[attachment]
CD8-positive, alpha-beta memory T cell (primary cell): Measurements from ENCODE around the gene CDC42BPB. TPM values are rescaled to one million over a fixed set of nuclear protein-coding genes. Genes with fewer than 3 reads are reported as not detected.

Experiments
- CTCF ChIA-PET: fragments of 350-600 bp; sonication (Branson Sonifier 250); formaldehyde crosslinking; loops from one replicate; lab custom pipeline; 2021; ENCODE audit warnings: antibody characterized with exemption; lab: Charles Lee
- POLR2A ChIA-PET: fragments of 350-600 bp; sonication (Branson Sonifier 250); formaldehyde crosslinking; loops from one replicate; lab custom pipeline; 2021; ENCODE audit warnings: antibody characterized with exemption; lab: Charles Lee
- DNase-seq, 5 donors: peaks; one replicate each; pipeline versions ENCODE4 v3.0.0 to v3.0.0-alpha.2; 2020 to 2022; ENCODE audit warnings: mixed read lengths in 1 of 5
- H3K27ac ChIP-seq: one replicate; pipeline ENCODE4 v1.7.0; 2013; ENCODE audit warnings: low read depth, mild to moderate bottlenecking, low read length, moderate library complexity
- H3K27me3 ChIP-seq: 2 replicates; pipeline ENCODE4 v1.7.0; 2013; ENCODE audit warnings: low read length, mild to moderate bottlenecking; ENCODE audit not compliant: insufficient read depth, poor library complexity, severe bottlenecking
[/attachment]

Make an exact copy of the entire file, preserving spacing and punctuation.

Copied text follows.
CD8-positive, alpha-beta memory T cell (primary cell): Measurements from ENCODE around the gene CDC42BPB. TPM values are rescaled to one million over a fixed set of nuclear protein-coding genes. Genes with fewer than 3 reads are reported as not detected.

Experiments
- CTCF ChIA-PET: fragments of 350-600 bp; sonication (Branson Sonifier 250); formaldehyde crosslinking; loops from one replicate; lab custom pipeline; 2021; ENCODE audit warnings: antibody characterized with exemption; lab: Charles Lee
- POLR2A ChIA-PET: fragments of 350-600 bp; sonication (Branson Sonifier 250); formaldehyde crosslinking; loops from one replicate; lab custom pipeline; 2021; ENCODE audit warnings: antibody characterized with exemption; lab: Charles Lee
- DNase-seq, 5 donors: peaks; one replicate each; pipeline versions ENCODE4 v3.0.0 to v3.0.0-alpha.2; 2020 to 2022; ENCODE audit warnings: mixed read lengths in 1 of 5
- H3K27ac ChIP-seq: one replicate; pipeline ENCODE4 v1.7.0; 2013; ENCODE audit warnings: low read depth, mild to moderate bottlenecking, low read length, moderate library complexity
- H3K27me3 ChIP-seq: 2 replicates; pipeline ENCODE4 v1.7.0; 2013; ENCODE audit warnings: low read length, mild to moderate bottlenecking; ENCODE audit not compliant: insufficient read depth, poor library complexity, severe bottlenecking